Author(s): Karyn Parsons
Boston was nothing like South Carolina. Up there, colored folks could go anywhere they wanted. Folks didn't wait for church to dress in their fancy clothes. Fancy was just life. Mama was a city girl . . . and now I was going to be one too.
It's 1944, and in the small, Southern, segregated town of Alcolu, South Carolina, eleven-year-old Ella spends her days fishing and running wild with her cousins. But life is not always so sunny. There is always danger lurking within the simmering tension of a town divided by race, and Ella's mother lives far away in Boston, dreaming of being a jazz singer.
Ella is therefore ecstatic when her mother invites her to visit. While in Boston Ella searches for evidence of the father she's never known, and also has her eyes opened to the possibility of a life she'd never dreamed of - one where African Americans can do as they please, and are respected. But her happiness is shattered when she returns home to the news that her classmate, George, has been arrested for the murder of two white girls. And nothing will ever be the same again.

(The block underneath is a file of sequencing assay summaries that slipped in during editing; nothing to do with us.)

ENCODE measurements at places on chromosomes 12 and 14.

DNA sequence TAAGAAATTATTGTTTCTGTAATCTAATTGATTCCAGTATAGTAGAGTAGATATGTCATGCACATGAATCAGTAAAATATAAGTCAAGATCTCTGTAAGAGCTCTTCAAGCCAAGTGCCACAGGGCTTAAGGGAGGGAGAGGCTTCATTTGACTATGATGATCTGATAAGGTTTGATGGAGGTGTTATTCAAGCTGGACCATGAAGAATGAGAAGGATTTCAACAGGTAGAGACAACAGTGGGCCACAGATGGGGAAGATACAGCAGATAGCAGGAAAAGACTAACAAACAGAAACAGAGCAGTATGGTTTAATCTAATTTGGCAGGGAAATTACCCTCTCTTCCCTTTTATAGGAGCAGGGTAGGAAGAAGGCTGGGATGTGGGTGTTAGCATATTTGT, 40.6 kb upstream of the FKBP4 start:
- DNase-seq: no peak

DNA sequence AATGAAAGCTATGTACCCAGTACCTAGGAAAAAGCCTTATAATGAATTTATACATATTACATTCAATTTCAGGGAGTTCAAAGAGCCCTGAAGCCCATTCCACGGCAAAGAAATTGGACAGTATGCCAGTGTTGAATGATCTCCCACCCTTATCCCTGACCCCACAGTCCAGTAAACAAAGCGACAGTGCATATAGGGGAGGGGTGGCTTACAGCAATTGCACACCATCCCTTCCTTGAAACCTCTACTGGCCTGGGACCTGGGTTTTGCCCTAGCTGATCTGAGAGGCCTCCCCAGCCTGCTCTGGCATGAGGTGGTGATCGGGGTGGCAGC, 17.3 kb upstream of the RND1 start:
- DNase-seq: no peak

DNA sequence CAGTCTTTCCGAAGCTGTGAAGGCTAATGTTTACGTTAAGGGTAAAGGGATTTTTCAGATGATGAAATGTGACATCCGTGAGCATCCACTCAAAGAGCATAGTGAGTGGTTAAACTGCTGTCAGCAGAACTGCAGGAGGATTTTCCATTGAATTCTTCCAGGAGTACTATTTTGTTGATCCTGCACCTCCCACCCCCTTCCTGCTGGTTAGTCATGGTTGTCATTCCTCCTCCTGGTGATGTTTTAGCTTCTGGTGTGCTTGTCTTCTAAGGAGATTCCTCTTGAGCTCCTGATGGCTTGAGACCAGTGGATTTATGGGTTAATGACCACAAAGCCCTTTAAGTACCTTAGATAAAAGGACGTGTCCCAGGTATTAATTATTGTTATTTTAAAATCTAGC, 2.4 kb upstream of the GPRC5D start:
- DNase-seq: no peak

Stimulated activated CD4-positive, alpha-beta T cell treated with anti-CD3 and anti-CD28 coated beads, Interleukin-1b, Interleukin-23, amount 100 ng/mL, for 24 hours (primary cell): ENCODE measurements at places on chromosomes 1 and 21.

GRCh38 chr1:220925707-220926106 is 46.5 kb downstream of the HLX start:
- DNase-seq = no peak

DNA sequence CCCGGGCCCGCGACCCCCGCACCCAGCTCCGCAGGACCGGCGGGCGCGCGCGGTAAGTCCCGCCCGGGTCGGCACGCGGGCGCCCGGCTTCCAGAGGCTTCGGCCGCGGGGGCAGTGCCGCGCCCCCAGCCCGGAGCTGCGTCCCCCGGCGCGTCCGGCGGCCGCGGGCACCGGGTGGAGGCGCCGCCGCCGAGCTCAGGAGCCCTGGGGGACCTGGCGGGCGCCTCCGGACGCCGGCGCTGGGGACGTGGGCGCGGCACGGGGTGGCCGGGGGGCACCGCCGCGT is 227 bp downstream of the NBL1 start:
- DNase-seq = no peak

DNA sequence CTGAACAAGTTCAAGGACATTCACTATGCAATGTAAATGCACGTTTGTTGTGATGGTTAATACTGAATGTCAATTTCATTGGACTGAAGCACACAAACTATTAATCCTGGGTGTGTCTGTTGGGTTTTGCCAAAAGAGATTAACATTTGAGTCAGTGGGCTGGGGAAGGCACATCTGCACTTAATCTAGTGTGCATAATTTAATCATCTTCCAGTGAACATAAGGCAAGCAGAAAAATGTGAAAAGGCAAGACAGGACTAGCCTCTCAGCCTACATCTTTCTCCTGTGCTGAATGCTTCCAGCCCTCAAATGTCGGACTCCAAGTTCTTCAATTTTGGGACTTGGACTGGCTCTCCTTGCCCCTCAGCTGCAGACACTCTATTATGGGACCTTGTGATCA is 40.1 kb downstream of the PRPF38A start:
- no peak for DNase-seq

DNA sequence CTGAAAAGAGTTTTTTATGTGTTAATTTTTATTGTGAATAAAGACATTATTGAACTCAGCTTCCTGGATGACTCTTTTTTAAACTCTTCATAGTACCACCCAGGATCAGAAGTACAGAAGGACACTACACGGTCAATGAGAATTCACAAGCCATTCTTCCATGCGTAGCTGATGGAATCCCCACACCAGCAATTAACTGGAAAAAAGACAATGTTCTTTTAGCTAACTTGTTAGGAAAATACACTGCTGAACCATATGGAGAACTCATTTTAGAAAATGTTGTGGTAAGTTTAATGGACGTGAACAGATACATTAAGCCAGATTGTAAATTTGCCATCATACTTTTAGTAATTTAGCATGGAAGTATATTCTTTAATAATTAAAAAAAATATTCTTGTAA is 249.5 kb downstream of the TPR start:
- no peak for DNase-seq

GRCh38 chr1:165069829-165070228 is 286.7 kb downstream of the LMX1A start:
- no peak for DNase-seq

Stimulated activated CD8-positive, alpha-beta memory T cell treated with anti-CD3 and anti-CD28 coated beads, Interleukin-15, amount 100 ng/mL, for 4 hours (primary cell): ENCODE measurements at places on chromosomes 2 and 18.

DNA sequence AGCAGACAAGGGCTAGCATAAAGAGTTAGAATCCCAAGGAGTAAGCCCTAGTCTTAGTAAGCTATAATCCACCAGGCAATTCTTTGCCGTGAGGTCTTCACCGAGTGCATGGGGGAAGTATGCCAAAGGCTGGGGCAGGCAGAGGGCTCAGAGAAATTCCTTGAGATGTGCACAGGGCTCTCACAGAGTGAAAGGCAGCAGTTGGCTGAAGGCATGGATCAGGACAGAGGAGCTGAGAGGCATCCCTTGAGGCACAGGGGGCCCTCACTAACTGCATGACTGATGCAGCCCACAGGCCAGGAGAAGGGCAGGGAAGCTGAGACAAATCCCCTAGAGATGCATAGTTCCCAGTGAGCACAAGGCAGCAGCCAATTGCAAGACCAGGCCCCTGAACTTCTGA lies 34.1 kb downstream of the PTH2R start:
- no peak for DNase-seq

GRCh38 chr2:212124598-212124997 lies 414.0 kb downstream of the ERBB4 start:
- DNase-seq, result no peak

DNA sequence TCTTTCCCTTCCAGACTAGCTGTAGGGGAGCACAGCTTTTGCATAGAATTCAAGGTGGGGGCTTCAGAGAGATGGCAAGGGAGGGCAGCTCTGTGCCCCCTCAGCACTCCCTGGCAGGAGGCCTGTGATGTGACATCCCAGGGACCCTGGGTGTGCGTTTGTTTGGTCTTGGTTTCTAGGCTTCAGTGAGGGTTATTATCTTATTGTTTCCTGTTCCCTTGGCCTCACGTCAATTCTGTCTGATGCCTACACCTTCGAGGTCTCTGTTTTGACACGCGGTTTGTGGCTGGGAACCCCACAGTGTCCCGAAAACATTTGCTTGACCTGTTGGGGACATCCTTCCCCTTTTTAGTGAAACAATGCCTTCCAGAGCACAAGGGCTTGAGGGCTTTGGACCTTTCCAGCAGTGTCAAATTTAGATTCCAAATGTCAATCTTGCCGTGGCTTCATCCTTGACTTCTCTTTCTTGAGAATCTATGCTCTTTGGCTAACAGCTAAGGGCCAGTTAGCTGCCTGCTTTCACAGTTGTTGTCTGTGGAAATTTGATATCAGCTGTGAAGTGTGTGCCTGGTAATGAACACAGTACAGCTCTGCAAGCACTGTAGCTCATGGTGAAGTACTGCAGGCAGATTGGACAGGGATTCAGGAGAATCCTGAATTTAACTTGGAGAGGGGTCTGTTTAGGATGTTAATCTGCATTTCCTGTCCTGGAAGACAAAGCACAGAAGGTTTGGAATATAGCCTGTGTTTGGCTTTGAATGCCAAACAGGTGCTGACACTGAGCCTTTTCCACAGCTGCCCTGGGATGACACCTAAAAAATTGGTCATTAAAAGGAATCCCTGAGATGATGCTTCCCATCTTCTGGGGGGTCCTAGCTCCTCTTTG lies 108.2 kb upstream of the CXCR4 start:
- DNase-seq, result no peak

Ella leaves her small town to live with her mamma in Boston and for the first time experiences life away from racial segregation. But it's not easy being in town away from her friends and everything she knows. And when she does make it back home she finds her friend has been accused of murdering two white girls. Ella makes lots of discoveries about the world and herself in this engaging book about growing up black in segregated America.